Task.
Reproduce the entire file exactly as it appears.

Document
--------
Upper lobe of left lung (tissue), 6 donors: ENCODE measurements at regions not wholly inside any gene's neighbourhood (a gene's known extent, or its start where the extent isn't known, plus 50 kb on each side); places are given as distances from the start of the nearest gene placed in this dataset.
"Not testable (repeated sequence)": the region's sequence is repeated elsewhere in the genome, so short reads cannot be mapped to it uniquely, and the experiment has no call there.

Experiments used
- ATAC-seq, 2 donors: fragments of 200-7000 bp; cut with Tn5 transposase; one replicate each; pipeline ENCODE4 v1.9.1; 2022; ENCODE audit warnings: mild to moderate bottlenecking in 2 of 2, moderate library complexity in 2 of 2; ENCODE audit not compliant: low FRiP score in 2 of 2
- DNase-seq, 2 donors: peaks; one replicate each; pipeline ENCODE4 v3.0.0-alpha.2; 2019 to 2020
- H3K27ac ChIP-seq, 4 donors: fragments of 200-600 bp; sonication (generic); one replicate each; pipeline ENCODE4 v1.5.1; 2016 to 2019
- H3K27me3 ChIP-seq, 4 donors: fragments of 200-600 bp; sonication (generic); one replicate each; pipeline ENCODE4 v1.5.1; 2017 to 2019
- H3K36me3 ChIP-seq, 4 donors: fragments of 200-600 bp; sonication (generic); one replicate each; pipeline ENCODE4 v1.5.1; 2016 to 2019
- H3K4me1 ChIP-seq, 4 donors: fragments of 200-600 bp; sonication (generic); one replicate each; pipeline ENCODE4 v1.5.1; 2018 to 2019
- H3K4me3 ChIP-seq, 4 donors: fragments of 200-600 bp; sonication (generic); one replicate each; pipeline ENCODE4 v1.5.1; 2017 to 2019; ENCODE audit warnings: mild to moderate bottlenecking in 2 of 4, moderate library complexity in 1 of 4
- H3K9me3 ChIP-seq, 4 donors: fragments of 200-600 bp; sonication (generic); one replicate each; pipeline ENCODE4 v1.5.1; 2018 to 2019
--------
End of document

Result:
Upper lobe of left lung (tissue), 6 donors: ENCODE measurements at regions not wholly inside any gene's neighbourhood (a gene's known extent, or its start where the extent isn't known, plus 50 kb on each side); places are given as distances from the start of the nearest gene placed in this dataset.
"Not testable (repeated sequence)": the region's sequence is repeated elsewhere in the genome, so short reads cannot be mapped to it uniquely, and the experiment has no call there.

Experiments used
- ATAC-seq, 2 donors: fragments of 200-7000 bp; cut with Tn5 transposase; one replicate each; pipeline ENCODE4 v1.9.1; 2022; ENCODE audit warnings: mild to moderate bottlenecking in 2 of 2, moderate library complexity in 2 of 2; ENCODE audit not compliant: low FRiP score in 2 of 2
- DNase-seq, 2 donors: peaks; one replicate each; pipeline ENCODE4 v3.0.0-alpha.2; 2019 to 2020
- H3K27ac ChIP-seq, 4 donors: fragments of 200-600 bp; sonication (generic); one replicate each; pipeline ENCODE4 v1.5.1; 2016 to 2019
- H3K27me3 ChIP-seq, 4 donors: fragments of 200-600 bp; sonication (generic); one replicate each; pipeline ENCODE4 v1.5.1; 2017 to 2019
- H3K36me3 ChIP-seq, 4 donors: fragments of 200-600 bp; sonication (generic); one replicate each; pipeline ENCODE4 v1.5.1; 2016 to 2019
- H3K4me1 ChIP-seq, 4 donors: fragments of 200-600 bp; sonication (generic); one replicate each; pipeline ENCODE4 v1.5.1; 2018 to 2019
- H3K4me3 ChIP-seq, 4 donors: fragments of 200-600 bp; sonication (generic); one replicate each; pipeline ENCODE4 v1.5.1; 2017 to 2019; ENCODE audit warnings: mild to moderate bottlenecking in 2 of 4, moderate library complexity in 1 of 4
- H3K9me3 ChIP-seq, 4 donors: fragments of 200-600 bp; sonication (generic); one replicate each; pipeline ENCODE4 v1.5.1; 2018 to 2019